Virginity and pieces of string
As a child, I had often heard of the fabulous Indian rope trick, and was disappointed that I had never witnessed it. The feat has variations, I just read on Wikipedia, but most involve an ordinary rope ascending by itself into the sky, rigid enough to support the performer’s weight, who climbs to the far end, and then disappears. It is the India of the snake charmers, a magical land, a bygone era.
India today demands an even more developed sense of fantasy. Two instances of this were on Twitter yesterday.
One is a medical college which asks employees whether one is a virgin or not. Jeanne d’Arc would have understood the reasons behind this, but we who are not medieval French teenagers are mystified.
The other is a governmental order directing all employees of a certain department to celebrate the Hindu festival of Raksha Bandhan. This is not a suggestion. The note demands that “all the lady staff” shall tie pieces of string around the wrists of their (exclusively-male?) colleagues. This would be a harmless, amusing anachronism, if the energy, attention and other resources were not urgently needed to solve problems of indigence, human dignity, violence, unemployment, education and hygiene. The usual things, that is, that elected, paid governments are expected to tackle. Instead, they want the females to symbolically regard their co-workers as their siblings — and hope that those to whom this particular Hindu tradition is alien are tolerant enough to accept this transgression of the state into the realm of the Gods and personal cultural choice.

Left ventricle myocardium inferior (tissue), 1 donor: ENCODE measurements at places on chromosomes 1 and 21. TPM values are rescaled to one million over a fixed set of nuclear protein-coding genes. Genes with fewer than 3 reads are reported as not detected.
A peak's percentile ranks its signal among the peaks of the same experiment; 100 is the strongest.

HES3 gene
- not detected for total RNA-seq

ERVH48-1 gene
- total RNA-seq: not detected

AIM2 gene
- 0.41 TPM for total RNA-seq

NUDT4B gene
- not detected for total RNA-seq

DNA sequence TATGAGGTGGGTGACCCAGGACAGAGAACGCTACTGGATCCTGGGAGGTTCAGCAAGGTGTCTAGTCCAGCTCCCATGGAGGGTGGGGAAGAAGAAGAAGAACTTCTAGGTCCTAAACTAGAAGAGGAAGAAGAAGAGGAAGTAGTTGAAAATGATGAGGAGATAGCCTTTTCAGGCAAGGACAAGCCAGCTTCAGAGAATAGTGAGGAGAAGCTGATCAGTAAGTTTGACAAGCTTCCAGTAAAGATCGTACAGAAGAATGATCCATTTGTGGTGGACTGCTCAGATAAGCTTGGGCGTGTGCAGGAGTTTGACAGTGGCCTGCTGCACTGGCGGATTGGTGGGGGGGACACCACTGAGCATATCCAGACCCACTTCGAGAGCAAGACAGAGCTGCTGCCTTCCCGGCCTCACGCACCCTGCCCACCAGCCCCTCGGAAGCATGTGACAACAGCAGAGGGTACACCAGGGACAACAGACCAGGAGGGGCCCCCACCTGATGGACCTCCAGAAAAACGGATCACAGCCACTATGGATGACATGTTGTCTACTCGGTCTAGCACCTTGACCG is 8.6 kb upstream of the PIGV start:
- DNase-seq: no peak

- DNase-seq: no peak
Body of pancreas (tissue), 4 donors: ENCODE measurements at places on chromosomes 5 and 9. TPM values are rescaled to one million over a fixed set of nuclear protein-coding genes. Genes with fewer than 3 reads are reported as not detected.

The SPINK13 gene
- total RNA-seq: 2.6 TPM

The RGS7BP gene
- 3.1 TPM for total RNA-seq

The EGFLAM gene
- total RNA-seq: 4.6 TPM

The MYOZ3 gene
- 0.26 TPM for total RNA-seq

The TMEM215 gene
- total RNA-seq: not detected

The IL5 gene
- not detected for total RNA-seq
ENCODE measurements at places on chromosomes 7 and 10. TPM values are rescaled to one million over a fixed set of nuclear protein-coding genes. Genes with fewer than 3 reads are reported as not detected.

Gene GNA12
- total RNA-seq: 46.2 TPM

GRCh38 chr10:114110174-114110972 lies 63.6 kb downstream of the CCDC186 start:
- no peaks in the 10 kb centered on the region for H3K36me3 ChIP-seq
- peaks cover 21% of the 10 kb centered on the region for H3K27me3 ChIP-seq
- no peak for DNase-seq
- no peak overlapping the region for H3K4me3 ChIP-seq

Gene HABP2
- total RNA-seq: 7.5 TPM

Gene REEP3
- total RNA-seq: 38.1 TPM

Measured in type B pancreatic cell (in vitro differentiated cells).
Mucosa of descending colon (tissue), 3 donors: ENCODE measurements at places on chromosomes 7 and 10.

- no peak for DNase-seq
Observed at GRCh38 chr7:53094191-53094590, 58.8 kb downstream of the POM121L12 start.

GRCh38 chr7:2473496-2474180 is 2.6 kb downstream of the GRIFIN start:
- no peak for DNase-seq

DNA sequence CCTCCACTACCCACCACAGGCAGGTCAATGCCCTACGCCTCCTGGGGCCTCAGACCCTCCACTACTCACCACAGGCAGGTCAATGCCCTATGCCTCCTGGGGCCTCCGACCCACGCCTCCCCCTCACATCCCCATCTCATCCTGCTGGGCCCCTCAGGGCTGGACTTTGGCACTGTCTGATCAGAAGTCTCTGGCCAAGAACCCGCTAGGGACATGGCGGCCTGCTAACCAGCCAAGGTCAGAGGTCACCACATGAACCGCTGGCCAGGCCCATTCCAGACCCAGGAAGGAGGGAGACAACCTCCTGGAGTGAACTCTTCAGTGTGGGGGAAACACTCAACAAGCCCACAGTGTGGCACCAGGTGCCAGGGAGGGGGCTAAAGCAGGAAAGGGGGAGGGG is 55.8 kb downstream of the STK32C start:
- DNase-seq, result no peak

On the topic of culture, it is time to repudiate the usurpation by the Czechs: wherever Kafka might have been born, he is Indian.